It's not a black and white situation. It really comes down to someone's opinion. Would you pay more for a vehicle is the person told you it had a remanufactured engine in it?
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PostPosted: Fri Feb 06, 2009 11:28 am   Post subject:   

If the engine was not recently installed, say it was put in a year ago, how would they determine the actual mileage on the newer engine? The speedometer would not have an accurate read and the adjuster would have to try and figure out what the mileage belongs to the old engine and waht mileage belongs to the newer one.

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PostPosted: Fri Feb 06, 2009 11:31 am   Post subject:   

Quote:
Will a reman engine have less miles?
All I've ever seen do...
Quote:
What happens to the engine that was taken out of the vehicle?
junked...
Quote:
How is a reman engine any different then taking the old engine out, reman'ing it and putting back in?
Typcially a reman or rebuilt motor is gone thru carefully and many many (usually all) wear parts are replaced...(ie pistons , valves, etc...cylinders bored etc) ..having your motor rebuilt (typcially)...what ever parts 'seem' bad are replaced...
Quote:
I have not seen many but I'd think a 30 or 60 day warrenty is going to be typical on a reman engine
.most true reman motors (like jaspers) give a 3yr/100k warranty todd
Quote:
Regardless, I'd say a reman'ed engine with an active warrenty _would_ increase the value of a vehicle but still, not much.


guess we disagree a little on the amount...I typcially allow 50% of the cost assuming it's been within the past 2 years...

Quote:
I'd like to know that whether it depends upon the personal decision of the adjuster or its the matter of the company's policy?
more company than adjuster i'd say..but it's still opinion...if i were an owner i would ALWAYS bring that to the attention of the adjuster for clarification...also there is a big difference between a reman motor and just replacing a cyl. or something that's broke!


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PostPosted: Fri Feb 06, 2009 11:55 am   Post subject:   

Quote:
If the engine was not recently installed, say it was put in a year ago, how would they determine the actual mileage on the newer engine? The speedometer would not have an accurate read and the adjuster would have to try and figure out what the mileage belongs to the old engine and waht mileage belongs to the newer one.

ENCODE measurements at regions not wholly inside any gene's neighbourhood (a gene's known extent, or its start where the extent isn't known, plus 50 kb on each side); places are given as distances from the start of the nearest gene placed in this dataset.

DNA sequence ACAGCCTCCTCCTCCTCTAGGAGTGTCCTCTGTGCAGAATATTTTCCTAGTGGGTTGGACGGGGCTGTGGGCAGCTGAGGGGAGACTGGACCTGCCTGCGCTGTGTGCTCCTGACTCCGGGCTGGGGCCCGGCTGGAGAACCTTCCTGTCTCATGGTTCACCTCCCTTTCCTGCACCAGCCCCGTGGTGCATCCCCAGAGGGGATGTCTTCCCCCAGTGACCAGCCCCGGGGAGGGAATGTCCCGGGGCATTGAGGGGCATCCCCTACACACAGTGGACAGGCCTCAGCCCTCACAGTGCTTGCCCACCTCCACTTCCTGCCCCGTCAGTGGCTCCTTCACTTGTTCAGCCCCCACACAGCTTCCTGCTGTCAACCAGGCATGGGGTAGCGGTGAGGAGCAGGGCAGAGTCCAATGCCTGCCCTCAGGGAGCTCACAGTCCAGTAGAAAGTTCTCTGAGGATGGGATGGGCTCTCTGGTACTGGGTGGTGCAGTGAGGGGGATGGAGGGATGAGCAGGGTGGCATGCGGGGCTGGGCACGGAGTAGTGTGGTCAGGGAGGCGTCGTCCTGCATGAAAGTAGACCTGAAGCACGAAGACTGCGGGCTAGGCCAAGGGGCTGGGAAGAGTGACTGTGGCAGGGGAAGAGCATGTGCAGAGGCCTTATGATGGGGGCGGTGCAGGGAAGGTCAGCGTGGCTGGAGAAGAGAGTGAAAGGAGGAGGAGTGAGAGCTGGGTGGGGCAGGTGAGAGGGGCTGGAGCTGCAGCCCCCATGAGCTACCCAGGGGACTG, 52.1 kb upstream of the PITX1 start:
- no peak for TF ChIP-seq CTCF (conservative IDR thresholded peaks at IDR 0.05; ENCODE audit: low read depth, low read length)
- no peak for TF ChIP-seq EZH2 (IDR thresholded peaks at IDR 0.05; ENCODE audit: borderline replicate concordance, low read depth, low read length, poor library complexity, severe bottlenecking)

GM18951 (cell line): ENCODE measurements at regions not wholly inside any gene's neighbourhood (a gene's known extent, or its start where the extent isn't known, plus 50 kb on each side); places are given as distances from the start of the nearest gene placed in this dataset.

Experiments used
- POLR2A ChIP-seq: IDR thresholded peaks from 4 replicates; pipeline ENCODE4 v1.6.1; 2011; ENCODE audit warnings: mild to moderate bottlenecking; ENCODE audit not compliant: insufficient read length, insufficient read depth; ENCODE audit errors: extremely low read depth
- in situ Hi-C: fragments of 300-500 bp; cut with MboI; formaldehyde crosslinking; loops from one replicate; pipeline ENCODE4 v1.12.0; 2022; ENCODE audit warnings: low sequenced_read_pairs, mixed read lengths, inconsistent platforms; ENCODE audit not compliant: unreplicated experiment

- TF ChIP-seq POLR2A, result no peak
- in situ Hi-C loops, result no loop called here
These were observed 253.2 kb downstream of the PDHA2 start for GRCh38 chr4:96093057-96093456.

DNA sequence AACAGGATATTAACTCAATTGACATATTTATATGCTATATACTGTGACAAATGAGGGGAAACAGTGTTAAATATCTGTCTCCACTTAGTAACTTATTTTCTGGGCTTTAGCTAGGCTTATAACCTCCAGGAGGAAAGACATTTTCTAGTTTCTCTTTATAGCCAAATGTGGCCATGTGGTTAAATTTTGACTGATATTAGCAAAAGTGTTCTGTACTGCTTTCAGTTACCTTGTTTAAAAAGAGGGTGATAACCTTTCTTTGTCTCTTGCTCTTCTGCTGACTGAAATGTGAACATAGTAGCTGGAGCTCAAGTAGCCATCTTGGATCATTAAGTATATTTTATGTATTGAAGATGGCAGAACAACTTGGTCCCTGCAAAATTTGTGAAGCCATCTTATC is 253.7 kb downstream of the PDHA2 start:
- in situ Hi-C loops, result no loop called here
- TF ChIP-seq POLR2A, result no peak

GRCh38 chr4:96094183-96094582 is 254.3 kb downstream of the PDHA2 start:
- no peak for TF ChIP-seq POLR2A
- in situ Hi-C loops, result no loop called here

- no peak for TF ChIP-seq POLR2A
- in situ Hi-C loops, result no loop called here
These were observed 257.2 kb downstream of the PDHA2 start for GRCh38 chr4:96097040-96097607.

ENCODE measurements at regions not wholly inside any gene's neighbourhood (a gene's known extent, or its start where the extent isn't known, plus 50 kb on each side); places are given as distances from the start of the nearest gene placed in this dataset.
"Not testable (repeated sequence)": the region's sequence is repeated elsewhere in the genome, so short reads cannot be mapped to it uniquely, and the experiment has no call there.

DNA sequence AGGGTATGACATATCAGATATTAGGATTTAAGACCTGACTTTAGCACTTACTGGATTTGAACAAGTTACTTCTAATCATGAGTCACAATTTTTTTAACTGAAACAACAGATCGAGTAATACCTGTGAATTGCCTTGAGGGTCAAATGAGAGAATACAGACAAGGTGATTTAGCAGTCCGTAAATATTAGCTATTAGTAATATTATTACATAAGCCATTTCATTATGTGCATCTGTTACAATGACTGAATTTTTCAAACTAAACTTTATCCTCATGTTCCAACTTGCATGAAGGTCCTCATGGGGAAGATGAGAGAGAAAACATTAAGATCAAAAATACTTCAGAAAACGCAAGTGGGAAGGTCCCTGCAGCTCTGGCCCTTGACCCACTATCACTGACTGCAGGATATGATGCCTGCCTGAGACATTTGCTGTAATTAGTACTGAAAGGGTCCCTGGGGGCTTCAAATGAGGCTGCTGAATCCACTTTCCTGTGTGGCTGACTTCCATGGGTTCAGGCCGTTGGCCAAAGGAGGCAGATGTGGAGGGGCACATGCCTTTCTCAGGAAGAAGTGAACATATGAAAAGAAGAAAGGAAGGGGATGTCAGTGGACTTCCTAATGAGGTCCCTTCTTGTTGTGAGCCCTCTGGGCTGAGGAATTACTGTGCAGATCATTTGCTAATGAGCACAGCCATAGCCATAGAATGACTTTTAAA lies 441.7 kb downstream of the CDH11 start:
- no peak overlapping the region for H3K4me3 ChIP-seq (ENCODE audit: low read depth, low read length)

The certification for the motor will have a date and mileage on it...lets say it was put in the car on jan 1 2007...with 40k miles...the vehicle had it's registration the next month and showed 150k on the odo...the vehicle now shows (feb 2009) 160k miles...so i know roughly the motor has 50k on it.


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PostPosted: Fri Feb 06, 2009 5:23 pm   Post subject:   

Creeeeeeeeeeeeeeeeek Thump Thump. Just the sound of me dragging out my soap box and standing on it.



If a new motor doesn't increase the value of a vehicle, why would an insurer ever take betterment on a motor or mechanical part with a depreciable life when replacing one that was damaged as a result of a collision or comprehensive loss with one that has less mile on it or is new and remanufactured. If one feels that a new part extends the life or operation, then it also increase the vehicle's inherent value using the same logic.



Thump Thump, me thumping my chest in exhortation of a minor related rant!



And what's with the 100,000 mile depreciable tables on motors these days. This might have been applicable 20 years ago. The average motor today has a lifespan of at least 150,000 miles with little or no maintenance.



Thump Thump, creeeeeeeeeeeeeek Thud Slam. Just putting the soap box back in the closet.



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PostPosted: Fri Feb 06, 2009 6:30 pm   Post subject:   

OH MY GOSH! Mike are you setting down? if not get to it brother...this is actually something we are in complete agreement over! Very Happy



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PostPosted: Fri Feb 06, 2009 6:47 pm   Post subject: